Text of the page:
digitalWrite(Q0_0, HIGH);//Writing a HIGH on a Digital Output digitalWrite(Q0_1, HIGH);//Writing a HIGH on a Digital Output //... analogWrite(A0_0, 188);//Writing on an Analog Output analogWrite(A0_1, 255);//Writing on an Analog Output //... digitalWrite(R0_0, HIGH);//Writing a HIGH on a Relay Output digitalWrite(R0_1, HIGH);//Writing a HIGH on a Relay Output //... delay(1000); digitalWrite(Q0_0, LOW);//Writing a LOW on a Digital Output digitalWrite(Q0_1, LOW);//Writing a LOW on a Digital Output //... digitalWrite(R0_0, LOW);//Writing a LOW on a relay Output digitalWrite(R0_1, LOW);//Writing a LOW on a relay Output //... delay(1000); } 


TCP Client on Arduino based Automation

Read how to connect to a server TCP from Arduino based PLC. To go ahead you just need an M-Duino PLC with Ethernet connection and available TCP server . 


Ethernet PLC >>

Industrial Shields boards  >>    


Before starting with this post, take a look at this example. It consists on implementing a TCP Server on Raspberry Pi 3 with Node.JS >>

Once the server is running, M-Duino can connect to the server. On this example it is used an M-Duino to connect with the Node.js server called server.js, the same as used on previous example link. 

To configure the M-Duino, this post just follows the TCP example from Arduino web site with a few changes. To be able to connect to the server we must know the TCP server IP and the port where this server is listening.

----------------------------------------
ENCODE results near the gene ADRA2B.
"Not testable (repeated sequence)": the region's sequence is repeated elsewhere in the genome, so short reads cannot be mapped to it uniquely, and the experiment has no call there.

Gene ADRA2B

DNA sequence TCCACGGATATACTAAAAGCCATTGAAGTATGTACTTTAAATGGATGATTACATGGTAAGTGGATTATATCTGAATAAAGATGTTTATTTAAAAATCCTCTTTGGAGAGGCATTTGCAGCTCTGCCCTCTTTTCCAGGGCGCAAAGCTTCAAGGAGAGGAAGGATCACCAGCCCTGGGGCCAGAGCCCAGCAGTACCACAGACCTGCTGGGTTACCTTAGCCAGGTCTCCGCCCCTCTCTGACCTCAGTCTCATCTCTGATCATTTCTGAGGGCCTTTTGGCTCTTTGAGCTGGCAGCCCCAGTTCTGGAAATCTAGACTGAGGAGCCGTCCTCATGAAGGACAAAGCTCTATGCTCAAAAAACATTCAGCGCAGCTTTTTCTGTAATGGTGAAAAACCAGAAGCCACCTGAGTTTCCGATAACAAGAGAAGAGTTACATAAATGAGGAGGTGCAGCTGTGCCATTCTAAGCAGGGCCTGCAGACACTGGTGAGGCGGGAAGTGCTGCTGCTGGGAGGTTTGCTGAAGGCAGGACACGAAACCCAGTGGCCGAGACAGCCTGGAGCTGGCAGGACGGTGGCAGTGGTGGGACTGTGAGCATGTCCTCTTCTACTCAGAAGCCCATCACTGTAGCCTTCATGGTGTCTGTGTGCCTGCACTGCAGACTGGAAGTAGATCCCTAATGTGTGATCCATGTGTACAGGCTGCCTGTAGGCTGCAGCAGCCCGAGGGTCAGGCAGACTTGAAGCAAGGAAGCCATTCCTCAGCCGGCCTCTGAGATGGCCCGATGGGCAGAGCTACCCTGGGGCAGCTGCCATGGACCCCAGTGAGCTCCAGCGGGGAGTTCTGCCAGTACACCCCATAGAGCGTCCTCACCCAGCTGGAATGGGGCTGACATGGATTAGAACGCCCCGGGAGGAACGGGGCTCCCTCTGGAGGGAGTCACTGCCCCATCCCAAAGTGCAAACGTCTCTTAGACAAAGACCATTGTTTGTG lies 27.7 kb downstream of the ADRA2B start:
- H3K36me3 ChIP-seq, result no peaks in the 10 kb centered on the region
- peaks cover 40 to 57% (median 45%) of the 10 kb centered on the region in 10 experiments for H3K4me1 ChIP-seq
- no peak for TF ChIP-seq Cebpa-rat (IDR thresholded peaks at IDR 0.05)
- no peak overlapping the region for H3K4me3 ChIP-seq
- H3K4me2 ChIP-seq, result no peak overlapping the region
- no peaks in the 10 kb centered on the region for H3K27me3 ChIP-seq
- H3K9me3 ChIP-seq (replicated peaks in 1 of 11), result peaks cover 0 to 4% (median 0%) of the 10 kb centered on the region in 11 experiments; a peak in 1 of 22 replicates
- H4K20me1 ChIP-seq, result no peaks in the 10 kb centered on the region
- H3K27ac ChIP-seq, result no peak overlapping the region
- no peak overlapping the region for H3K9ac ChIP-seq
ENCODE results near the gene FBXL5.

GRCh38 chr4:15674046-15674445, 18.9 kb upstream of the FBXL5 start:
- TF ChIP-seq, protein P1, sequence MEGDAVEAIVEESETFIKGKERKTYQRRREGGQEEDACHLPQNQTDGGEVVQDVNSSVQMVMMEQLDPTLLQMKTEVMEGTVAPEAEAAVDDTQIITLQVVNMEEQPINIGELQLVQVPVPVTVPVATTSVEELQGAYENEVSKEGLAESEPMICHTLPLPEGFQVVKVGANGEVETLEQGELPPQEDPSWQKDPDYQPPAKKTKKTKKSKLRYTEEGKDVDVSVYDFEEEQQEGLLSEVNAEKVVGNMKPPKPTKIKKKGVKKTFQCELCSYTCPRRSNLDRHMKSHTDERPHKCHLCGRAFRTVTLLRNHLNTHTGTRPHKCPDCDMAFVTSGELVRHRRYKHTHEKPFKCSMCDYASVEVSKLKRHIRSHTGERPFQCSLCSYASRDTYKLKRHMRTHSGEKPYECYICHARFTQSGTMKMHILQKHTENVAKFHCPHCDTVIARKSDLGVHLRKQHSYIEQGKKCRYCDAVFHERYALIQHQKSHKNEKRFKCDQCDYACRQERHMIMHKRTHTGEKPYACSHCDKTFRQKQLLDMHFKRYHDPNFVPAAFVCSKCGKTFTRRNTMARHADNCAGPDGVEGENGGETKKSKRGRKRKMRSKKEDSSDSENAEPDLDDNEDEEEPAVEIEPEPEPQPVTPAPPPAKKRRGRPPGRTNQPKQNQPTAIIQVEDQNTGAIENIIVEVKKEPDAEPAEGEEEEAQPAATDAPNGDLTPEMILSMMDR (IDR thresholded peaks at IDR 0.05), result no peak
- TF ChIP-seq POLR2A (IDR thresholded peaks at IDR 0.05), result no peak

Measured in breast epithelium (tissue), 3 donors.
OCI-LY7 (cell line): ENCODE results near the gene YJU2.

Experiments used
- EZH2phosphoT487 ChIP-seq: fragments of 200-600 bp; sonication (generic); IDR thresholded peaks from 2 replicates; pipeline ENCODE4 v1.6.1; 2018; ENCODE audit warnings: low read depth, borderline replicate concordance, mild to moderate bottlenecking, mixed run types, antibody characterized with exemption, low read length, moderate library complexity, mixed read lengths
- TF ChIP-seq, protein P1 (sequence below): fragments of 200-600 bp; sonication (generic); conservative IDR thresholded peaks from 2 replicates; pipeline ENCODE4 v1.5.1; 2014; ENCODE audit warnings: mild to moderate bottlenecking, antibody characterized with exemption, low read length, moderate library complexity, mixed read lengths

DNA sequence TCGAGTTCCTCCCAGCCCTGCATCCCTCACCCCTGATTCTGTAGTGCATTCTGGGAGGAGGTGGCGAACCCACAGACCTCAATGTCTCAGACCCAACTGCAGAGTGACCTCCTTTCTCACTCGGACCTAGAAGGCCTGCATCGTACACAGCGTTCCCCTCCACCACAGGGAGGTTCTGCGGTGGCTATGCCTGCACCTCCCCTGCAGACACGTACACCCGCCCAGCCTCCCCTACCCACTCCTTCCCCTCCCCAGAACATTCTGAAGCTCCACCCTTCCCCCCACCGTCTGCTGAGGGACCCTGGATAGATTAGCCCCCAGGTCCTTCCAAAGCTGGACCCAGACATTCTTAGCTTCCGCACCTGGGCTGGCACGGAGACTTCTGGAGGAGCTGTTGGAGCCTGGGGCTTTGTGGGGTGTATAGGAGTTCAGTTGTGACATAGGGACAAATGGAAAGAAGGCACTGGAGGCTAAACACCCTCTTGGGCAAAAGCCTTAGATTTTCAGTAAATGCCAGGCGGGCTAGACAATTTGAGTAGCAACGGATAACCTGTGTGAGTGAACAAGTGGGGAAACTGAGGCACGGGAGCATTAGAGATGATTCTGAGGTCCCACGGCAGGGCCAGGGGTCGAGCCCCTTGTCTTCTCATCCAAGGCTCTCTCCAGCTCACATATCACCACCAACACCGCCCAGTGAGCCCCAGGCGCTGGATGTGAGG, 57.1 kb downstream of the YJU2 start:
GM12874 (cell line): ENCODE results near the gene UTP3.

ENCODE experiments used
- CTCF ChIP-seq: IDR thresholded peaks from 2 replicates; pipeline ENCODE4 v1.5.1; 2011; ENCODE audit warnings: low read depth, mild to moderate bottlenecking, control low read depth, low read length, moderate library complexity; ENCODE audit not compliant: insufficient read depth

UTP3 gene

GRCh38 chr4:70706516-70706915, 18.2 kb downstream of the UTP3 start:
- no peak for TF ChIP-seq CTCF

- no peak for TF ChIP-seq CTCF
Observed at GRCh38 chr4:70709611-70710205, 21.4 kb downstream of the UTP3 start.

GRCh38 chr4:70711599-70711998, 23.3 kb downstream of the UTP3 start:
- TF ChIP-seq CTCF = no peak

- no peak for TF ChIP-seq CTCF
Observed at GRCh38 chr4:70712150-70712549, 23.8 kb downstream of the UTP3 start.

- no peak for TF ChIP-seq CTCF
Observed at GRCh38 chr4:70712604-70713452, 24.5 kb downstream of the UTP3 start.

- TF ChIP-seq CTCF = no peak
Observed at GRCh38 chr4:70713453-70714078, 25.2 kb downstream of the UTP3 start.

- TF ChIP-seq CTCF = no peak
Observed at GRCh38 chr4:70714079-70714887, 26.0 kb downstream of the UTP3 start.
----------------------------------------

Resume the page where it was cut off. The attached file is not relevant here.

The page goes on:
Next it is showed the Arduino code:

#include <Ethernet.h>
#include <SPI.h>

byte mac[] = { 0xBE, 0xAD, 0xBE, 0xEF, 0xFE, 0xED };
byte ip[] = { 192, 168, 1, 100 };
byte server[] = { 192, 168, 1, 105 }; // Touchberry Pi Server
int tcp_port = 5566;

EthernetClient client;

void setup()
  Ethernet.begin(mac, ip);



 if (client.connect(server, tcp_port)) { // Connection to server.js Serial.println("Connected to server.js"); client.println(); } else { Serial.println("connection failed"); } } void loop() { if (client.available()) { if(Serial.available()){ char s =; client.write(s); // Send what is reed on serial monitor char c =; Serial.print(c); // Print on serial monitor the data from server } } if (!client.connected()) { Serial.println(); Serial.println("disconnecting."); client.stop(); for(;;) ; } }

 For more information see on Arduino web site the TCP functions Ethernet / Ethernet 2 library

Once the sketch is running on the M-Duino, through the serial monitor it’s possible to send data to the server and this data is replied and printed also on serial monitor. On this example is typed “Hello server.js” to the serial monitor. Next is showed two screenshot with the response of this operation, one of the server.js on the Raspberry and second of the M-Duino serial monitor: 

PLC Arduino - TCP Client

PLC Arduino - TCP Client